Sikorsky reveals Raider X co-axial helicopter


Sikorsky has introduced the Raider X  concept into a US Army competition to develop a future attack and reconnaissance helicopter.

The co-axial helicopter is based on technology developed for the company’s X2 family of aircraft, which offers: speeds in excess of 250 knots, high altitude operations in excess of 9,000 feet, low-speed and high-speed maneuver envelopes out to 60+ degrees angle of bank, ADS-33B (Aeronautical Design Standard) Level 1 handling qualities with multiple pilots, optimised flight controls and vibration mitigation.

Frank St. John, executive vice president of  Lockheed Martin Rotary and Mission Systems said, “Raider X converges everything we’ve learned in years of developing, testing and refining X2 Technology and delivers warfighters a dominant, survivable and intelligent system that will excel in tomorrow’s battlespace where aviation overmatch is critical.

“The X2 Technology family of aircraft is a low-risk solution and is scalable based on our customers’ requirements.”

The Raider X is being proposed for the US Army’s Future Attack Reconnaissance Aircraft (FARA) program and is being developed using digital design and manufacturing techniques, said Sikorsy.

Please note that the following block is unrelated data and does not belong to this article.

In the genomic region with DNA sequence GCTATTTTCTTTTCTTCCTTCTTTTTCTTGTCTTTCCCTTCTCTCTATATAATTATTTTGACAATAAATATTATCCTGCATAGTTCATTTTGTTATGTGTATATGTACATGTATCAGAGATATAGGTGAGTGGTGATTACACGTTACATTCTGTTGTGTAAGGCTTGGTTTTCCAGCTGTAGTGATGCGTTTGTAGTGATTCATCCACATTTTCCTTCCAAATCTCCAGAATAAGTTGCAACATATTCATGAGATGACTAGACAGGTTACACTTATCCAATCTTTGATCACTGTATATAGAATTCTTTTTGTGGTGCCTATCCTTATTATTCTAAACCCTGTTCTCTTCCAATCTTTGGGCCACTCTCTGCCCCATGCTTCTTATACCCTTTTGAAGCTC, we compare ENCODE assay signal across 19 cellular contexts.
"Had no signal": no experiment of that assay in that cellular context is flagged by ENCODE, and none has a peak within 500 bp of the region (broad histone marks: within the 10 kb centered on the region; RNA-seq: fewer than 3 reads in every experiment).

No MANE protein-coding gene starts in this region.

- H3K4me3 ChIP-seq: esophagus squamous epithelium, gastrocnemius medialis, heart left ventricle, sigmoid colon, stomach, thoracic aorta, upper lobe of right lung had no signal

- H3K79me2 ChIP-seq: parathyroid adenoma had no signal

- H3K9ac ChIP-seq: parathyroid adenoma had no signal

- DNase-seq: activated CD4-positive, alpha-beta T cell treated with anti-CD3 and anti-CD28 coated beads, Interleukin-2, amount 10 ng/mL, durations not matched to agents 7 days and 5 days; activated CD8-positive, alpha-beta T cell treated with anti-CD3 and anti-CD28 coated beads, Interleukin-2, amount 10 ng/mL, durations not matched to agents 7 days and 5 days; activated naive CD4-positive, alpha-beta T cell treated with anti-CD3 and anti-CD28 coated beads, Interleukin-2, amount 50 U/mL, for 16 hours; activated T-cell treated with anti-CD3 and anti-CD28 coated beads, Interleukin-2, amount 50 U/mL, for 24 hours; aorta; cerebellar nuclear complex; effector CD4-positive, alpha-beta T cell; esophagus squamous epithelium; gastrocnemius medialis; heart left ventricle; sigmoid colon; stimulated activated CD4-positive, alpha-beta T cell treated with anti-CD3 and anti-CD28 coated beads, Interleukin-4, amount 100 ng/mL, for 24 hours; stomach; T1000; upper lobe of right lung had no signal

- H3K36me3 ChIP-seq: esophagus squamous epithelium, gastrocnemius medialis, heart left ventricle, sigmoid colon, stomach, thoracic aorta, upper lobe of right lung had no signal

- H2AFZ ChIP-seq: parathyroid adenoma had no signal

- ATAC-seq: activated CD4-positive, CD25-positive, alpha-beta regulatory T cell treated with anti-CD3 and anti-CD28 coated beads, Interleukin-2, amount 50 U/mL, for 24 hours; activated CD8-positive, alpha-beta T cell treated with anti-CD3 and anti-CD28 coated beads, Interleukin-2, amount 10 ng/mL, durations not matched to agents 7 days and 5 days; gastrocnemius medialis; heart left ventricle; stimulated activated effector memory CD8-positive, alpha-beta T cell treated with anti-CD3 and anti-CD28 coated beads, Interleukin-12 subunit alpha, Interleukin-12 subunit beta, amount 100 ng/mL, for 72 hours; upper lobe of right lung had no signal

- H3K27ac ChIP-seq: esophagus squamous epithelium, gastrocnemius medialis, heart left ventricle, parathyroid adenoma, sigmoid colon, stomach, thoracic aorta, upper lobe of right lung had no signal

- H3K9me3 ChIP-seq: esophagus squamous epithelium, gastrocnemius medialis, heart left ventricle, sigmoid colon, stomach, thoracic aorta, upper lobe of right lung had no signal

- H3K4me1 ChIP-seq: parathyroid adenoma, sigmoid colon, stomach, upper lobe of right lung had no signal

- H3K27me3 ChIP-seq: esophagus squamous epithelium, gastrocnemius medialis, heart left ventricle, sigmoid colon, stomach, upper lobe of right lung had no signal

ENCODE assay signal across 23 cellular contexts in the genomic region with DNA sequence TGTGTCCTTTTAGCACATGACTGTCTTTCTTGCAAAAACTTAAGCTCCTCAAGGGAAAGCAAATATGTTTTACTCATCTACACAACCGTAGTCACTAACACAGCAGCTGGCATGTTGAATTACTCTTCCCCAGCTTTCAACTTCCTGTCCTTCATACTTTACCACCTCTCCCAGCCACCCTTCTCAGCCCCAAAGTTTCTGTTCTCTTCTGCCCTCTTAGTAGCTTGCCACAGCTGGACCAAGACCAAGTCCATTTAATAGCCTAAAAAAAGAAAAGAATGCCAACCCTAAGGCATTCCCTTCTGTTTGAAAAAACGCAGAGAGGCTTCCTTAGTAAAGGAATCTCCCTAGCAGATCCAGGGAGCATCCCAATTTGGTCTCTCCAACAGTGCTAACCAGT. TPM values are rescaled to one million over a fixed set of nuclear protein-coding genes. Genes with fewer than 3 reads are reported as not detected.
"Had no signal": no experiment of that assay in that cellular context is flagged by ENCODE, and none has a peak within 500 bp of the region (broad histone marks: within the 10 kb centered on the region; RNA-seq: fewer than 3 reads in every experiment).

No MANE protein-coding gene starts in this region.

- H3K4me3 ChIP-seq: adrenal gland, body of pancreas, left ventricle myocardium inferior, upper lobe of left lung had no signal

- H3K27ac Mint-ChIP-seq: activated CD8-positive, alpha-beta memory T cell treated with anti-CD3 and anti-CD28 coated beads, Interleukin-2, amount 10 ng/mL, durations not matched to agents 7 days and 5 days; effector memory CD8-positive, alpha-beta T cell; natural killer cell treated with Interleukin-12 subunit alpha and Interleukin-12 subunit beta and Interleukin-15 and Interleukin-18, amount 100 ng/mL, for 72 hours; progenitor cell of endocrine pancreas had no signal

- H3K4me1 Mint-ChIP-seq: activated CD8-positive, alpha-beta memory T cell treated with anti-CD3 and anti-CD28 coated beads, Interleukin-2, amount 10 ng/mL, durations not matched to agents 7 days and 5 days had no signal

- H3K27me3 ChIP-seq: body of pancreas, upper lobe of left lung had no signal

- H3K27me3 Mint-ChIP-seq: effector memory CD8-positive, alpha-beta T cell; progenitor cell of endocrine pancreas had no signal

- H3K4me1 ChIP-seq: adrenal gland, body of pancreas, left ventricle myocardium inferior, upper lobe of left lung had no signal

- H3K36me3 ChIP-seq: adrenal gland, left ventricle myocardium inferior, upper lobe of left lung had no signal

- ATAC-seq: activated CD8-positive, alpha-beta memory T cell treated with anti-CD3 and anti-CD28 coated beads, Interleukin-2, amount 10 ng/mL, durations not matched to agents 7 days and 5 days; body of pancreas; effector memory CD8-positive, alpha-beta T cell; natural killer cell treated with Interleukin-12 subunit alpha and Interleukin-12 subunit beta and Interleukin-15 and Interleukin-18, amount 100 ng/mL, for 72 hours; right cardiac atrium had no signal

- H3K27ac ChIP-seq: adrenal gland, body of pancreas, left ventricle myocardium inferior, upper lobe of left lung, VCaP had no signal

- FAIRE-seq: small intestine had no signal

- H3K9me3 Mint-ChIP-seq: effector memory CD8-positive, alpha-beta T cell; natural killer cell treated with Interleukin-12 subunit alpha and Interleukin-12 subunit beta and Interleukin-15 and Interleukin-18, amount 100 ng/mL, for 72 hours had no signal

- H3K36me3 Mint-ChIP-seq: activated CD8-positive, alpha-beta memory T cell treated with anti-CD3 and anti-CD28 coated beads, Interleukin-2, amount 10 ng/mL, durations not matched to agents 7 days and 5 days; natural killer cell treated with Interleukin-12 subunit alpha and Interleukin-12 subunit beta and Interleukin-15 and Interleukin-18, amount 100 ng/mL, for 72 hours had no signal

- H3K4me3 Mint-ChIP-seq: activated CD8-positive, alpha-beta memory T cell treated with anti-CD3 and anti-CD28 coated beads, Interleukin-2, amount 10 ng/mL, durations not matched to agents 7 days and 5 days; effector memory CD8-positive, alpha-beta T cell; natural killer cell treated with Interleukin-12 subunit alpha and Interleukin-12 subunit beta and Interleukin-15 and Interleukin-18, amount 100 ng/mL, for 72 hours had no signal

“The X2 combines the best elements of low-speed helicopter performance with the cruise performance of an airplane,” said Sikorsky experimental test pilot Bill Fell, a retired Army pilot who has flown nearly every Raider test flight. “Every flight we take in our S-97 RAIDER today reduces risk and optimizes our FARA prototype, Raider X.”

The development of X2 Technology and the Raider program has been funded entirely by significant investments by Sikorsky, Lockheed Martin and industry partners.

Watch a promo video, including footage of a Raider X test flight, below.

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About Author


Ben has worked as a journalist and editor, covering technology, engineering and industry for the last 20 years. Initially writing about subjects from nuclear submarines to autonomous cars to future design and manufacturing technologies, he was editor of a leading UK-based engineering magazine before becoming editor of Aerospace Testing in 2017.

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